- Manipulative Bastard: He manipulates Linear, Professor Whitehead and even Mag into allowing him to get to the Ulticannon.
- Morality Pet: Considering that Yurka hates humanity, Linear may be one of few things he actually likes. When Linear chooses Mag over him though, He doesn't take it well.
- Murder the Hypotenuse:
- Mag encounters him outside of Pine Village where he tells Mag to stay away from Linear and attacks him. However, Linear arrives and calls him off.
- When Linear chooses Mag over him and escapes the Ulticannon, he promptly goes insane and attempts to murder the party.
- Odd Name Out: Unlike the rest of the cast or even Eugene (who, at the very least has a normal name), Yurka's name doesn't have a clear connotation to anything aside from the in-universe reference of it being the same name as Linear's favorite type of flower.
- Recurring Boss: He's fought twice: once halfway through the Society Dungeon by himself and again at the end of it, piloting the Ulticannon. Unlike Eugene, who was a fought twice in succession, there is still several floors of the dungeon between Yurka's fights.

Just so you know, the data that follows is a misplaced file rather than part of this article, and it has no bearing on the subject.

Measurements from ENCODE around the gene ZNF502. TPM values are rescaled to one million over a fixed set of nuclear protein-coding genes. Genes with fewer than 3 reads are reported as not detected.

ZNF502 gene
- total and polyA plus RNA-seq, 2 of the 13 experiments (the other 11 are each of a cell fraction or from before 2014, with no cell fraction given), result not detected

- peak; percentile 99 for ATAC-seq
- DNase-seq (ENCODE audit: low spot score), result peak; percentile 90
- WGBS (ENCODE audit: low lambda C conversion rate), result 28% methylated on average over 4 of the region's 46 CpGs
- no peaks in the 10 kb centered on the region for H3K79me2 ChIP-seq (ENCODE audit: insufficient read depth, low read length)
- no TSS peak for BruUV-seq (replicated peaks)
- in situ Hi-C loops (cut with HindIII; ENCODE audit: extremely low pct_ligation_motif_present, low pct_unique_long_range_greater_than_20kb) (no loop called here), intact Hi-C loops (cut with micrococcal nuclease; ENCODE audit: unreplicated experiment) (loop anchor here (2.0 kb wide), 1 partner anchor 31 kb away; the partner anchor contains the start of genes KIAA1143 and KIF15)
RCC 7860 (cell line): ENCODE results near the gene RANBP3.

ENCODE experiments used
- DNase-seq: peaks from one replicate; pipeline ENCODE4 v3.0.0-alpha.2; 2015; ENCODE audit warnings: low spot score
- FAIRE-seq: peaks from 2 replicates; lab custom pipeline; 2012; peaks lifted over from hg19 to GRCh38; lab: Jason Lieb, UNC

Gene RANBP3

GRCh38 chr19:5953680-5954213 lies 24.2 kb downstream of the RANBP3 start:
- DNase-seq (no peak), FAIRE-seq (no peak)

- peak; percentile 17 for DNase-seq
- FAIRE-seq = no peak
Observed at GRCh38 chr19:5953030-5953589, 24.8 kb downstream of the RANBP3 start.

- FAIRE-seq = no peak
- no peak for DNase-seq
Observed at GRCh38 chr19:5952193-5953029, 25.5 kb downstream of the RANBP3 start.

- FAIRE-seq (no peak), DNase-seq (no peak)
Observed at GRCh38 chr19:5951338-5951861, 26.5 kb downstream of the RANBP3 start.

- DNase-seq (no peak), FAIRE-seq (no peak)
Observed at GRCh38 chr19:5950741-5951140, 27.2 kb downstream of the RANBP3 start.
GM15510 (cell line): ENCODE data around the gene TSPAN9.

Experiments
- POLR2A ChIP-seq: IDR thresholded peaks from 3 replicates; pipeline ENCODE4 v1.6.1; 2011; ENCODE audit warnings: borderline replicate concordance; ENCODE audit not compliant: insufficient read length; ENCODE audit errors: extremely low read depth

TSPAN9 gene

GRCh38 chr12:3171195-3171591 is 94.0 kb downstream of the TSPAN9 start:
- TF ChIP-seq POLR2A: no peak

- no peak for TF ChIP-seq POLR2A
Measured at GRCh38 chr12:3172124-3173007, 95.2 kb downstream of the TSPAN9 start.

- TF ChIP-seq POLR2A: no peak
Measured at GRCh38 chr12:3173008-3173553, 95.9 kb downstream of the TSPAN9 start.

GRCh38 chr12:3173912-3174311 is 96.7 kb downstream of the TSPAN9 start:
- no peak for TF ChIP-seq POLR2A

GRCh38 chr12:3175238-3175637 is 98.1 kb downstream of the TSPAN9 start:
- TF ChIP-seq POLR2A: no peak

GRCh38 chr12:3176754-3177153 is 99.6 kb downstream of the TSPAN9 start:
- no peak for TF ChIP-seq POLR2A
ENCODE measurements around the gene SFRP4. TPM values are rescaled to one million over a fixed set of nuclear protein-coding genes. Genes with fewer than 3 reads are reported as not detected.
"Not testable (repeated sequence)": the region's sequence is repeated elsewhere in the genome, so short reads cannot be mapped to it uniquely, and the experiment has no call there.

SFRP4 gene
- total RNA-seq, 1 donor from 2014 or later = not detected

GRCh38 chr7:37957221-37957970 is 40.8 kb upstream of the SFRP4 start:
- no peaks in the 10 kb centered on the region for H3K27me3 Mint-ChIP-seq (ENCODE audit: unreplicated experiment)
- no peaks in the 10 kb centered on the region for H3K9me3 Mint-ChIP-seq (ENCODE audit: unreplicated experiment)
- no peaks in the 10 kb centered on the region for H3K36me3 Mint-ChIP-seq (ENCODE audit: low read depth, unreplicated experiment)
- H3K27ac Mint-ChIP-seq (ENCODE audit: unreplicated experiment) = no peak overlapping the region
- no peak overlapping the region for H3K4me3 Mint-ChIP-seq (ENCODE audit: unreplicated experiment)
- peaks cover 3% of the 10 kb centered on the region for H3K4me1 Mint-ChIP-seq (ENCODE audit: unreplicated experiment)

- Red Eyes, Take Warning: Much like Linear, he has red eyes. Unlike Linear, Yurka is actually very dangerous, being the destructive half of Evolutia and all.
- Redemption Equals Death: As he dies, Yurka comes to regret his actions and promises, if he ever returns, to be friends with Mag and Linear.
- Sad Battle Music: The Ulticannon's theme has a more perilous theme than most tracks in either game.
- Utopia Justifies the Means: This trope is part of the reason why Yurka hates humanity: The ancient civilization came to the conclusion that the key to new evolution is through destruction and regeneration. As the destructive counterpart of Evolutia, Yurka is basically programmed to want to annihilate the (in his eyes) inferior humans.
- Walking Spoiler: Everything about him, from his nature to his true role in the story, is a spoiler. Even the fact that he's also Evolutia is not said in advertisements, despite the player learning it very early on.
- You Have Outlived Your Usefulness: Attempts this on Whitehead after unlocking the portal to the Society Dungeon but thankfully fails.